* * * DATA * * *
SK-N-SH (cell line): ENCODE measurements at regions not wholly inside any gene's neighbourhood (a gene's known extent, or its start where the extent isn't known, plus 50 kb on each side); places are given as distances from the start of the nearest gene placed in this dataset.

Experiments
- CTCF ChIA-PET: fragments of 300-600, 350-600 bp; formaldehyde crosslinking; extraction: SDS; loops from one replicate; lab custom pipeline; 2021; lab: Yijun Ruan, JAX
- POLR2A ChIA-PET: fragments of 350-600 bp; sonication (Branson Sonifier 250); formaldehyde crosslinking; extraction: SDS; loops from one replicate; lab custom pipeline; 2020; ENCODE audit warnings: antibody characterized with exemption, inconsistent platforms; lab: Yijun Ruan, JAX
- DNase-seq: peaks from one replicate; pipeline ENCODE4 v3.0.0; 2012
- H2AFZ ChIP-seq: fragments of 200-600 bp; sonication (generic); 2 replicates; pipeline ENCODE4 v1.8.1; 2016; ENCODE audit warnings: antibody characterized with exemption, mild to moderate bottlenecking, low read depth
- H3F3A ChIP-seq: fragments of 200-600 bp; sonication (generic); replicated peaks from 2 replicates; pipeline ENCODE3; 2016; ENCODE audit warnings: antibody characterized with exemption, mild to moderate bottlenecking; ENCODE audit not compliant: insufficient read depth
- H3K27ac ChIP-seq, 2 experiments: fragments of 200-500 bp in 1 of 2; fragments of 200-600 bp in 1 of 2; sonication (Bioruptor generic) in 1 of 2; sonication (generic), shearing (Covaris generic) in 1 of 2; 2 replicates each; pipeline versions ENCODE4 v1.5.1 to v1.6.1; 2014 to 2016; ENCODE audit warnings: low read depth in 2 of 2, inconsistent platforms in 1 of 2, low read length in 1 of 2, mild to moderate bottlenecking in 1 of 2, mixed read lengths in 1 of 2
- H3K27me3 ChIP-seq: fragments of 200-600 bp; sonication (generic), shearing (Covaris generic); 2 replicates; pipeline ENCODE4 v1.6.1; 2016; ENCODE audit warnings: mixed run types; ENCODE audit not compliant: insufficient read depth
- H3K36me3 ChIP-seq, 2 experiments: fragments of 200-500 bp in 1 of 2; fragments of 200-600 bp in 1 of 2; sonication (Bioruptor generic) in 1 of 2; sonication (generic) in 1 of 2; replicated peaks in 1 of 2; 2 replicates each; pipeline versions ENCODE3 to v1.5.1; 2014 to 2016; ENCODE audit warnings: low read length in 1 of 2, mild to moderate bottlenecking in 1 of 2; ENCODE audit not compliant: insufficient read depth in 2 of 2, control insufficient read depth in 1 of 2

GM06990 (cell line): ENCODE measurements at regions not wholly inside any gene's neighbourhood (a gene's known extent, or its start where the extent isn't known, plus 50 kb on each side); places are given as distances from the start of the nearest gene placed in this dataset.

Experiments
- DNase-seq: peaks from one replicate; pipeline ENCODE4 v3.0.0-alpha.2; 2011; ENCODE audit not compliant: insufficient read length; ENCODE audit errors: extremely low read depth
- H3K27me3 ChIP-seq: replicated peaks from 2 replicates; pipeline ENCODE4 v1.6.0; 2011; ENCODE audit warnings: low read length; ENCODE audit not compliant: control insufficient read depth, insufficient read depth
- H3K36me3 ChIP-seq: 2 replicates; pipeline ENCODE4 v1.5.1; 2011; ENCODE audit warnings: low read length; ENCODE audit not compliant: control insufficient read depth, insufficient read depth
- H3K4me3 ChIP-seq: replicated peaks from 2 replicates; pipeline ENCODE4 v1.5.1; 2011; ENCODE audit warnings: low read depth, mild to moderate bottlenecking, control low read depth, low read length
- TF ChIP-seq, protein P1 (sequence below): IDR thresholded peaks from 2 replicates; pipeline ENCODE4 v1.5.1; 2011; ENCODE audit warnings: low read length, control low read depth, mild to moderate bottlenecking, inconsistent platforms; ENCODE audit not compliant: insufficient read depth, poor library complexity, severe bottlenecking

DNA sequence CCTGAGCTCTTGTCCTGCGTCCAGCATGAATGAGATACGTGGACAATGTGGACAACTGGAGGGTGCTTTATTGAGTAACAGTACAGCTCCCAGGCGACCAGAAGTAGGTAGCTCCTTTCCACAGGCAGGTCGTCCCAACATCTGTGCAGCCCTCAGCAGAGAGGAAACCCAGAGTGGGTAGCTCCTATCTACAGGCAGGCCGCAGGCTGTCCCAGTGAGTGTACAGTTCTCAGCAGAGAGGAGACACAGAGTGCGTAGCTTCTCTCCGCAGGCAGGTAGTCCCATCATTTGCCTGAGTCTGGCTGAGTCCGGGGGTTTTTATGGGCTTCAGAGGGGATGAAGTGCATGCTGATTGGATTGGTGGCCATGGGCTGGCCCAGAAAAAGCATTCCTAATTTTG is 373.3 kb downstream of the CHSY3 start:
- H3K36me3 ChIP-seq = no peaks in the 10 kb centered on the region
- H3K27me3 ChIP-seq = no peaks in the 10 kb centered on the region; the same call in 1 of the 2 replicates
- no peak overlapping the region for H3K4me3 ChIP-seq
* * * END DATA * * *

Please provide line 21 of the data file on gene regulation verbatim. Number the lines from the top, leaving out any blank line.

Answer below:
- no peak overlapping the region for H3K4me3 ChIP-seq